“Pretty much… or in the house, I have a piano and guitars in the house too. One of my favourite things to do is sit there with a guitar while I’m watching TV, just strumming… that’s quite often how you find things, when you’re not really consciously thinking about it. Your mind’s focused on something else, whereas if you go in the studio with the purpose of writing, sometimes having that purpose can get in the way of actually doing it.”
What about the old days, when you didn’t have a house in Sao Paolo with a studio in it?
“Well I always had a little Portastudio, and I used to go away into the Black Mountains – well, I went there twice, actually, for the second and third Mission albums – to write. Rented a place, no TV, no telephone, no distractions, and just wrote with the Portastudio. And copious amounts of speed, which always seemed to aid the process back in those days!”
A lot of The Mission’s material was always credited as being co-written by the whole band… was that true or was it a ‘sharing royalties’ thing?
“It was a sharing royalties thing. I’ve been in bands where… how can I say this? Where somebody would take all the credit and do very little work. And so when I formed The Mission, my idea was to form a gang, everybody in it together. We didn’t split it up equally, what we did was we split the music four ways, 20 per cent each, and then 20 per cent extra for me who wrote the words. So it was 40:20:20:20, but what it did do was it made everybody feel part of it, it put me in a position where I could go in and say, ‘This is how it goes, this is the guitar line, this is the bassline, this is what I want the drums to do,’ OR I could go in and say, ‘I’ve got this, I’ve got no idea what to do with it!’. So it was a really good way to work, at that point in time.
So which do you prefer: writing alone or writing with other people?
“I’ve never really written with other people! I mean you sit there with acoustic guitars, but there’s always someone with a dominant idea. Certainly I’ve never written lyrics with anybody else. So I have to say I prefer writing on my own! [Laughs] But saying that, I like playing with other people… when you play in a room, something as if by alchemy appears out of the ether and you’re like, wow, that’s good. That happened with The Mission too, in rehearsals – songs would evolve quite naturally.”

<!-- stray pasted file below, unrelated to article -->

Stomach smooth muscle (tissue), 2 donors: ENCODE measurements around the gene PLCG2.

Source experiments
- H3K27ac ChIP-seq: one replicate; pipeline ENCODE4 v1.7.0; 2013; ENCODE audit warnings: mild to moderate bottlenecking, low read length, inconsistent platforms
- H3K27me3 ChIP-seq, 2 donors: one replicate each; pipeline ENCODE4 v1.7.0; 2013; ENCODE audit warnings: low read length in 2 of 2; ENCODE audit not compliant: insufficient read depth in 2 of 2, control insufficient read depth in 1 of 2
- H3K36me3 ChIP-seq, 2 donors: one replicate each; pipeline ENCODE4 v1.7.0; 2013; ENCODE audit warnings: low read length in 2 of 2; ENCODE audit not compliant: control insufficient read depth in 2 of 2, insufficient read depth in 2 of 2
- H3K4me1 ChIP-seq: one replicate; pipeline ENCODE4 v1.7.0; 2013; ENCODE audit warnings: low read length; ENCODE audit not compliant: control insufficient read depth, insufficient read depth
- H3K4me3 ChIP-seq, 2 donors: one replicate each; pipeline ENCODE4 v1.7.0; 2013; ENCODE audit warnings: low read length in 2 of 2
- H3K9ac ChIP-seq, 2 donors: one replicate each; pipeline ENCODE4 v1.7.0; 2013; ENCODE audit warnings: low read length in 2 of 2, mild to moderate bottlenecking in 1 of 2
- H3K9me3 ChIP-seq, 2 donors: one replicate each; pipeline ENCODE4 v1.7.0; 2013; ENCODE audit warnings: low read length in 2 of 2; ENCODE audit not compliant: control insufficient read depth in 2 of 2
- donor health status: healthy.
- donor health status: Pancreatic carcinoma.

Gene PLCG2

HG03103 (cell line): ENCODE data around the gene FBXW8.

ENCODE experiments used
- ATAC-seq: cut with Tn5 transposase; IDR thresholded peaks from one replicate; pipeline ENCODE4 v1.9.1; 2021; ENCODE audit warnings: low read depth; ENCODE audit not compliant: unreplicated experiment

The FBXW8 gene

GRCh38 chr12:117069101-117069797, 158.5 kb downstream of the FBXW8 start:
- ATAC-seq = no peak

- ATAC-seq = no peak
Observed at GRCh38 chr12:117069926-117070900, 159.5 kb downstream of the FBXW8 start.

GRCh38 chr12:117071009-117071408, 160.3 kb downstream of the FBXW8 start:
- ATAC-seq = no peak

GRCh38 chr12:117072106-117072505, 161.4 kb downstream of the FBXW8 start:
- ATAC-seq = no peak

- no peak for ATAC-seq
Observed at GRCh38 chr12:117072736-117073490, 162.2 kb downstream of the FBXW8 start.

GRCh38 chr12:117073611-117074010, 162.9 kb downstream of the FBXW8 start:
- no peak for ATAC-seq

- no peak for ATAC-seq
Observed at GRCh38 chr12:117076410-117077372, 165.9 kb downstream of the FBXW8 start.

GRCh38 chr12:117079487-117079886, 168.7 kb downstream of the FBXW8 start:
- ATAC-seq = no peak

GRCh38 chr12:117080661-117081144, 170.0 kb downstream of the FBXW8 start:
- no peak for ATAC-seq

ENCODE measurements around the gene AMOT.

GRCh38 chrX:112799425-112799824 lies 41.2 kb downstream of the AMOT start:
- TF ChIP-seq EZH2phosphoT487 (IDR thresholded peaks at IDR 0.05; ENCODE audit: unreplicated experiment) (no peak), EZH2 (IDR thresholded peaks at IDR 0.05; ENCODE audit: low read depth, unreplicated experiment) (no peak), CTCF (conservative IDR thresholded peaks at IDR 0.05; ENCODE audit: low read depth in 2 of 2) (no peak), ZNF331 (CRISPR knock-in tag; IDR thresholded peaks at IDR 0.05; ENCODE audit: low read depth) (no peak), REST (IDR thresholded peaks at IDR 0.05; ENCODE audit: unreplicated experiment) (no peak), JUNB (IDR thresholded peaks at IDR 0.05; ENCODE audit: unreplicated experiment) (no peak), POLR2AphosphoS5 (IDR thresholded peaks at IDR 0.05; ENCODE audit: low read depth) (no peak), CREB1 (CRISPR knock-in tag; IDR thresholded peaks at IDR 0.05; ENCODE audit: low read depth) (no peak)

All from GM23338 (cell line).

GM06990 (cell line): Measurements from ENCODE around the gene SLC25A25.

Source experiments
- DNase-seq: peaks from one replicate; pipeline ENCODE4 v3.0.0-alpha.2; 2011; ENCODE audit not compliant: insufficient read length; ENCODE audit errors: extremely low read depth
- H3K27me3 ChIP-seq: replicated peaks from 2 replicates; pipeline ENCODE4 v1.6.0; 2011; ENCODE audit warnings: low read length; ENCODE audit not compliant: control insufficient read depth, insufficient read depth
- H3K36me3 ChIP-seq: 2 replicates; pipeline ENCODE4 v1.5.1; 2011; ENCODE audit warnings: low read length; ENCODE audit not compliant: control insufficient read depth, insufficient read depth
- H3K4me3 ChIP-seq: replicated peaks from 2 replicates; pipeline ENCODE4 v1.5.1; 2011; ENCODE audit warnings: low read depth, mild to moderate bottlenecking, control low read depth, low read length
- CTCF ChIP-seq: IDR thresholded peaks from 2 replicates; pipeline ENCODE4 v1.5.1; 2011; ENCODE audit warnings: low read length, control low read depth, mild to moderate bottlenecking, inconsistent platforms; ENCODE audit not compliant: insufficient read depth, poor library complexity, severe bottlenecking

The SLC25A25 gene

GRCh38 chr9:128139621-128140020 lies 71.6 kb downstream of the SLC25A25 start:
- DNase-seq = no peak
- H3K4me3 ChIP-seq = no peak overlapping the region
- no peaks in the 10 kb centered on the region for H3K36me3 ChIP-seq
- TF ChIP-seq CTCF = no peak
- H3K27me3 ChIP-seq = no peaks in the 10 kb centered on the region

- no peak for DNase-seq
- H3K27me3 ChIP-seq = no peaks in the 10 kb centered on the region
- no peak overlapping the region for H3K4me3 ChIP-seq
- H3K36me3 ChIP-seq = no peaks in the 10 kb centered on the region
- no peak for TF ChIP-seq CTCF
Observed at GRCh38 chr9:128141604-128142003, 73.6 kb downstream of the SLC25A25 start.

Okay let’s talk about lyrics. Your lyrics have always tended towards the poetic and mystical…
“Yeah, well as I said the first two or three albums were always done on speed! So there was a tendency to be little more… oblique.”
Have you ever been tempted, though, to veer from that path?
“Yeah, I think the last couple of Mission albums have been a bit more pointed. I think the new album is, too. The new album’s probably the broadest, lyrically, that I’ve done. There’s a lot less songs these days about me and my dick, you know? [Laughs] And that’s kind of on purpose. There’s only so many songs you can write about your dick and what you do with it.”
What’s the best song you’ve written, do you think?
“Well, like everybody else I always think it’s the last thing I’ve written. And the last thing I finished for the album was Aporia, and lyrically and vocally that was very different for me. I wrote the words with no idea of a tune, so it didn’t have to conform to any kind of rhyme or meter… there are rhymes in it, but it doesn’t have that kind of meter you have when you’re ‘writing a song’, with a vocal melody and chords. It was just writing whatever came and then fitting it in, via spoken word, to the music.”
So you think you’re growing, as a songwriter?
“Well I’d like to think so! What’s the point of doing it if you’re not? Yeah, I think I am… but it’s a weird thing, the more you think you’re growing as a writer or an artist, the more you seem to be preaching to ever-decreasing circles. Because The Mission were pretty big in the 80s, and I think we were pretty good at what we did, but I look back at what we did then and there’s a lot of naivete in what we did, musically and certainly lyrically.”
Would you want to be back at that level again?
“In all honesty, no, not really. I would prefer life to be a little more comfortable than it is… I’d like to sell a few more albums, and I’d like to be able to play decent shows. I mean, this is about the right size for a solo show I think, but it would be nice to be able to do it with your own crew and stuff. I’ve got one guy with me, Graham, and he’s got a lot to do, poor man!
“In Brazil I still get recognised a lot more when I’m out in the streets and stuff than I do here, which always takes me by surprise, because it’s in the most weird places, usually!”
“I do feel very privileged to do what I do”
Is that a good thing, getting recognised?
“It is when it first happens! There are certain times, certain places you go… if I go to see a gig in Sao Paulo, for instance, then I would expect to get recognised. And when South Americans do it, they’re a bit more demonstrative and gushing. If I go to a gig here, people might recognise you but they’re a bit more, ‘Hunh!’, they won’t bother you. Over there it’s like, ‘Photograph! Photograph!’. If I go to a gig I kind of expect that, but I don’t expect it in the pet store. It makes me realise what a horrible mistress fame must be. Real fame, I mean. How does someone like Bono live their life? They can’t live a proper life… you just can’t go anywhere.”
“But that said, I can’t complain because I do feel very privileged to do what I do… there are times when it’s a pain in the arse but it could be a lot, lot worse. I could be working in a factory… I could have stayed working in the Co-Op! But being ‘Wayne Hussey’ is only a certain part of who I am, it’s like a job. You put this persona on to deal with certain situations